Big tour mountain biking
The day that you join a group of mountain bikers that go out into nature might come soon or maybe you have already joined such a group. They might opt for a long day or maybe for a week of every day “enduro”. When you go on a ride like that you will notice that the food reserves in your body are not sufficient anymore and because it costs more energy, especially in the mountains, eating and drinking will become more important in order to be able to keep up and make sure you will still be able to go out the next day.
The effects of consumption and the way you burn calories differ from person to person. Nevertheless, there are a few basic rules and if you understand a little about how your body and muscles work, you might be able to influence your endurance capacity and enjoy your long rides even more.
It’s all about eating and drinking the right way.
You have heard it plenty of times before: “Make sure you drink enough! During efforts and drink even more when the temperatures rise!” We know we have to, but even so, we always think that being a little thirsty won’t influence our performance.
During effort and on a warm day you will lose about 1 liter per hour (average body weight, the heavier your weight the more you will lose). Calculating on that average bodyweight a loss of 1½ liters of fluid will have a severe influence on your ability to deliver the same performance. Mind that with higher temperatures and higher humidity your body will even lose more fluids than the above mentioned 1 liter. Not only will you not be able to perform as well as normally, you also will store more lactate in your muscles which influence your recovery.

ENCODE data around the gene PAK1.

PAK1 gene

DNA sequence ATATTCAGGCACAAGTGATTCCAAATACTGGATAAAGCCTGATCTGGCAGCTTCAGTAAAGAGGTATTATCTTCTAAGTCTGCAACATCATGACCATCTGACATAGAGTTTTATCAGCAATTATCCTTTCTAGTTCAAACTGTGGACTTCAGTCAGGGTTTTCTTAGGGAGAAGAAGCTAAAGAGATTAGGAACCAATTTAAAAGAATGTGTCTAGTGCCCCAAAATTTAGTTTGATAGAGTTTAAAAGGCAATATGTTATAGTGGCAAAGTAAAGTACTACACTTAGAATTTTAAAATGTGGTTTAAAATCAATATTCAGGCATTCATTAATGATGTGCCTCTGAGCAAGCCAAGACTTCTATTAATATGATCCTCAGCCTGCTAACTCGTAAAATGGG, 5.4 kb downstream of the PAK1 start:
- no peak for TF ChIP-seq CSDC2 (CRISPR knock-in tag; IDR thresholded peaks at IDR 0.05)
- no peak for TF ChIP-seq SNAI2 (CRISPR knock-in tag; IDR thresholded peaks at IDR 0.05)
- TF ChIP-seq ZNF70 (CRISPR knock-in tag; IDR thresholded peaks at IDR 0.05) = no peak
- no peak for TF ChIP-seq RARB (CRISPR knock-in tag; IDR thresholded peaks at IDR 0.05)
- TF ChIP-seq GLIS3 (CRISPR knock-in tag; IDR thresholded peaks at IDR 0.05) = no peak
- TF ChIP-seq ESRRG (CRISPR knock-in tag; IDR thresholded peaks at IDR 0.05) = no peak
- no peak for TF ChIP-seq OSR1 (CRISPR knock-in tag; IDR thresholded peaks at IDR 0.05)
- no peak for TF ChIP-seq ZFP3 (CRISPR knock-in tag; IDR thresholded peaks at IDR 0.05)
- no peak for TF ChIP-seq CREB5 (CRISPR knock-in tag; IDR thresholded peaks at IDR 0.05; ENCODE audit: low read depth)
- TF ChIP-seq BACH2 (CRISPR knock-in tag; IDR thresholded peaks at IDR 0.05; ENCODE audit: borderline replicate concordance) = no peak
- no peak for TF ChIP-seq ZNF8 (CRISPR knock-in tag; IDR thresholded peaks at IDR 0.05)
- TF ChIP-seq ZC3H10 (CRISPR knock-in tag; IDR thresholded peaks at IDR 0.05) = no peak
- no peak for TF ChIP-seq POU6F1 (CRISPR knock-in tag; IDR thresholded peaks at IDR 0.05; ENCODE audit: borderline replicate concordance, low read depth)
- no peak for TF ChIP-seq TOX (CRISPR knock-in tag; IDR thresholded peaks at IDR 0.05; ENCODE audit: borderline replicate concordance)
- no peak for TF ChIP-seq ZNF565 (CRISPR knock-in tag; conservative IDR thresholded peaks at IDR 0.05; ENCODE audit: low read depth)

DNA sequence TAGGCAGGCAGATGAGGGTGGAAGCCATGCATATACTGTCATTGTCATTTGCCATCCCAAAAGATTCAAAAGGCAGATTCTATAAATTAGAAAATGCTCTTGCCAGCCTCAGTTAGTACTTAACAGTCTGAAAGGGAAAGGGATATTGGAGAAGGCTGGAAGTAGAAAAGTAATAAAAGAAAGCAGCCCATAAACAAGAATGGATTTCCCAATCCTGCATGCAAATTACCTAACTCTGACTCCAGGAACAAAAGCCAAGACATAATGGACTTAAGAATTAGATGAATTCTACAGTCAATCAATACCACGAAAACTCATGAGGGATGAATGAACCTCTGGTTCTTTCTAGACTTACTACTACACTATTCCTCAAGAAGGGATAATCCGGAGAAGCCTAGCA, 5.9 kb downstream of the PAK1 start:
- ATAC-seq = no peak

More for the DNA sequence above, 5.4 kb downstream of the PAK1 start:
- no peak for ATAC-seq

In conclusion, it’s best to follow these basic rules:
- During an effort drink preferably about 1 liter per hour. However, do not try to go overboard because your stomach won’t process more than 1 liter, drinking more is of no influence;
- On hot and humid days consider using some sports drink with adjusted carbohydrates; this will help you balancing your hydration. (more on that in the paragraph: eating);
- If you lose more fluids than you can drink, consider adding some minerals or salt (small quantities) to your drinks. This will also help keeping some water in your body;
- Especially when it’s hot, don’t drink any alcohol. Not before, not during, not after. Alcohol has a dehydrating effect so that certainly won’t help you.
To understand a bit more on how you can balance your nutrition it might be handy if you know the following things:
- During a 6 hour mountain bike tour you will probably burn about 3.500-4.000 calories depending on the level of the tour;
- Glycogen is the main fuel for your muscles;
- Carbohydrates are one of the main suppliers to fabric glycogen;
- Your stomach can only elaborate about 60-80 g. of carbohydrates per hour;
- Recovering from an effort will also use some extra calories.